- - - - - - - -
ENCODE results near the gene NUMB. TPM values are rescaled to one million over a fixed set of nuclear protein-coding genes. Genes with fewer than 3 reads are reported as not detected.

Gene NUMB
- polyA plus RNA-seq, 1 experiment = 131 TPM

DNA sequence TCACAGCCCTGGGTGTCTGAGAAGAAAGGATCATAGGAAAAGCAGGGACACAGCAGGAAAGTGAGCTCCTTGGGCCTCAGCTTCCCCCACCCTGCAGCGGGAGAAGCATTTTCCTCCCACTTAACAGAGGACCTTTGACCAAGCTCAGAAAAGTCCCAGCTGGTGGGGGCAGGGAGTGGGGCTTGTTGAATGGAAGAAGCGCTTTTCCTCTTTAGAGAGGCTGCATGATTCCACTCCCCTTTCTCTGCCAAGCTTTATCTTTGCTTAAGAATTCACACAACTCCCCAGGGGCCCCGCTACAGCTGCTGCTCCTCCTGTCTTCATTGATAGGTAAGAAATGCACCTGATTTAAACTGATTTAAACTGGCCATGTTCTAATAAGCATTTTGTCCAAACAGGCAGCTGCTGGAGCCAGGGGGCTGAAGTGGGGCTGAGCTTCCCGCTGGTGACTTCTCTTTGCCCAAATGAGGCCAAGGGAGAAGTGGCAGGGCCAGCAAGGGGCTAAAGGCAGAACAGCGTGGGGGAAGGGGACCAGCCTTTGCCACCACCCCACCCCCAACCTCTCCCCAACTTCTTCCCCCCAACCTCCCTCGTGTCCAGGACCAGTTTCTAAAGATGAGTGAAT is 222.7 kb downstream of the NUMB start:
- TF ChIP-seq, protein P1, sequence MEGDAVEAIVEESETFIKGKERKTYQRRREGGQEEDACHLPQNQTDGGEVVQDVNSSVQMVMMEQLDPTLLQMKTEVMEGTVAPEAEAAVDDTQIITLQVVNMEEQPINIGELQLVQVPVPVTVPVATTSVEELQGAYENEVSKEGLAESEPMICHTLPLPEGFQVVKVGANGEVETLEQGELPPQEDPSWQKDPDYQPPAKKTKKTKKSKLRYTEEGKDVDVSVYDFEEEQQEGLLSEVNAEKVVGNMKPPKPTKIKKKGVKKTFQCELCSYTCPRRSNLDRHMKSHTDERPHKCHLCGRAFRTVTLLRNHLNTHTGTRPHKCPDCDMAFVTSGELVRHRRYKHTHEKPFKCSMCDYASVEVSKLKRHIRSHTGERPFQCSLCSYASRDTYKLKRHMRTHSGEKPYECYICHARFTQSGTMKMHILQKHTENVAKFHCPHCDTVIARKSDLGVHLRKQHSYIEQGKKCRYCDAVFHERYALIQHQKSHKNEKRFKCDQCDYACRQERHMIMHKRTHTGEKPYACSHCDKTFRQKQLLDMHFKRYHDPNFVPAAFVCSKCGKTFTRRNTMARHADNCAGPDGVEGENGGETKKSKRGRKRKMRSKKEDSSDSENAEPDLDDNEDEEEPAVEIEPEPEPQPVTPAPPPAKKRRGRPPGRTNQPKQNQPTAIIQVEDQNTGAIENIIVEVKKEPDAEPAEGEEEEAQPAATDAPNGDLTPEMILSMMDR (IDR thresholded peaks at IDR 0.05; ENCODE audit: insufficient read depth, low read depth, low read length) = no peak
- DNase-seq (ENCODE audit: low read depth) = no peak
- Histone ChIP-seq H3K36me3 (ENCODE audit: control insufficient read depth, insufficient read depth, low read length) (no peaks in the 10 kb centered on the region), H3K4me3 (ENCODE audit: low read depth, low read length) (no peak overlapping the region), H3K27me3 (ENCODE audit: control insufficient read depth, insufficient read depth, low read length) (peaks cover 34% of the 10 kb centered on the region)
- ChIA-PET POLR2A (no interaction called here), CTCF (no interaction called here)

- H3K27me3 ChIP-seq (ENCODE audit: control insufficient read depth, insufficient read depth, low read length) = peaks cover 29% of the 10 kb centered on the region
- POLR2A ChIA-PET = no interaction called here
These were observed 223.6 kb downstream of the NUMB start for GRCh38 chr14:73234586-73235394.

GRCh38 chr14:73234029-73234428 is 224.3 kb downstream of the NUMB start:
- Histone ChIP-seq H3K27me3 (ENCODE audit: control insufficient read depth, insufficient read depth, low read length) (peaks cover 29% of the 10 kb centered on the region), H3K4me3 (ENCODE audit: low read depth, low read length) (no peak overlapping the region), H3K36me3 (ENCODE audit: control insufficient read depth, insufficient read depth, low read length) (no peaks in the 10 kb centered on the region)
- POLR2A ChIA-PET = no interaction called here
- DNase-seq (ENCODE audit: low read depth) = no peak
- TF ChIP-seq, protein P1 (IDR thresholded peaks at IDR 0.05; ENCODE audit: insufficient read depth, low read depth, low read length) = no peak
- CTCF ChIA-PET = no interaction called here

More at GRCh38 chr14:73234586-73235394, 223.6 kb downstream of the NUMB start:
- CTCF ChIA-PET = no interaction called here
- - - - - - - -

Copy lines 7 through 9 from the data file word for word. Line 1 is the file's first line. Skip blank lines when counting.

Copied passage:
- Histone ChIP-seq H3K36me3 (ENCODE audit: control insufficient read depth, insufficient read depth, low read length) (no peaks in the 10 kb centered on the region), H3K4me3 (ENCODE audit: low read depth, low read length) (no peak overlapping the region), H3K27me3 (ENCODE audit: control insufficient read depth, insufficient read depth, low read length) (peaks cover 34% of the 10 kb centered on the region)
- ChIA-PET POLR2A (no interaction called here), CTCF (no interaction called here)

- H3K27me3 ChIP-seq (ENCODE audit: control insufficient read depth, insufficient read depth, low read length) = peaks cover 29% of the 10 kb centered on the region